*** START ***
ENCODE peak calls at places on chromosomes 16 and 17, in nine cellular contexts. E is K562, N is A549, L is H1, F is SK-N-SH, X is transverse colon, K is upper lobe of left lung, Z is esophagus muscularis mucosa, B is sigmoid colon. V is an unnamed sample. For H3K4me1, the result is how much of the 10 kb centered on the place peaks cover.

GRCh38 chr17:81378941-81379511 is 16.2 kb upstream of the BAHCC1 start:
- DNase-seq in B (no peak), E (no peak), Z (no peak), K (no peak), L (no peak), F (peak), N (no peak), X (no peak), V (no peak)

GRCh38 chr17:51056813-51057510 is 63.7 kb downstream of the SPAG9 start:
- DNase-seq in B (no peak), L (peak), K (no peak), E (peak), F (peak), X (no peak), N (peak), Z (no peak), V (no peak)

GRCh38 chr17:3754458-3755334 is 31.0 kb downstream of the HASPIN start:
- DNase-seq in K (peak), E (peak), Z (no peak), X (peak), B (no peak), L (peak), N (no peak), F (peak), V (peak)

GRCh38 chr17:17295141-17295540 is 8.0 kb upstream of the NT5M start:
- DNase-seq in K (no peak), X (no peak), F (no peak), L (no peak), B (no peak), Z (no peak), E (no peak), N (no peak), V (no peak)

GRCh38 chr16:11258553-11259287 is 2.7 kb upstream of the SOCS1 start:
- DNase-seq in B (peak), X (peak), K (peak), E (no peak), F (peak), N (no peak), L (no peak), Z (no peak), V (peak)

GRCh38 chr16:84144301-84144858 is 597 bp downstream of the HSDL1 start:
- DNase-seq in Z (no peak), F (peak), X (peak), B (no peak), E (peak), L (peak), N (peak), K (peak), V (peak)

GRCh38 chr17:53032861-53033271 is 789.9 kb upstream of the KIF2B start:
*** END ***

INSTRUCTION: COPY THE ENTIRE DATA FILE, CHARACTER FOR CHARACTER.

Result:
ENCODE peak calls at places on chromosomes 16 and 17, in nine cellular contexts. E is K562, N is A549, L is H1, F is SK-N-SH, X is transverse colon, K is upper lobe of left lung, Z is esophagus muscularis mucosa, B is sigmoid colon. V is an unnamed sample. For H3K4me1, the result is how much of the 10 kb centered on the place peaks cover.

GRCh38 chr17:81378941-81379511 is 16.2 kb upstream of the BAHCC1 start:
- DNase-seq in B (no peak), E (no peak), Z (no peak), K (no peak), L (no peak), F (peak), N (no peak), X (no peak), V (no peak)

GRCh38 chr17:51056813-51057510 is 63.7 kb downstream of the SPAG9 start:
- DNase-seq in B (no peak), L (peak), K (no peak), E (peak), F (peak), X (no peak), N (peak), Z (no peak), V (no peak)

GRCh38 chr17:3754458-3755334 is 31.0 kb downstream of the HASPIN start:
- DNase-seq in K (peak), E (peak), Z (no peak), X (peak), B (no peak), L (peak), N (no peak), F (peak), V (peak)

GRCh38 chr17:17295141-17295540 is 8.0 kb upstream of the NT5M start:
- DNase-seq in K (no peak), X (no peak), F (no peak), L (no peak), B (no peak), Z (no peak), E (no peak), N (no peak), V (no peak)

GRCh38 chr16:11258553-11259287 is 2.7 kb upstream of the SOCS1 start:
- DNase-seq in B (peak), X (peak), K (peak), E (no peak), F (peak), N (no peak), L (no peak), Z (no peak), V (peak)

GRCh38 chr16:84144301-84144858 is 597 bp downstream of the HSDL1 start:
- DNase-seq in Z (no peak), F (peak), X (peak), B (no peak), E (peak), L (peak), N (peak), K (peak), V (peak)

GRCh38 chr17:53032861-53033271 is 789.9 kb upstream of the KIF2B start: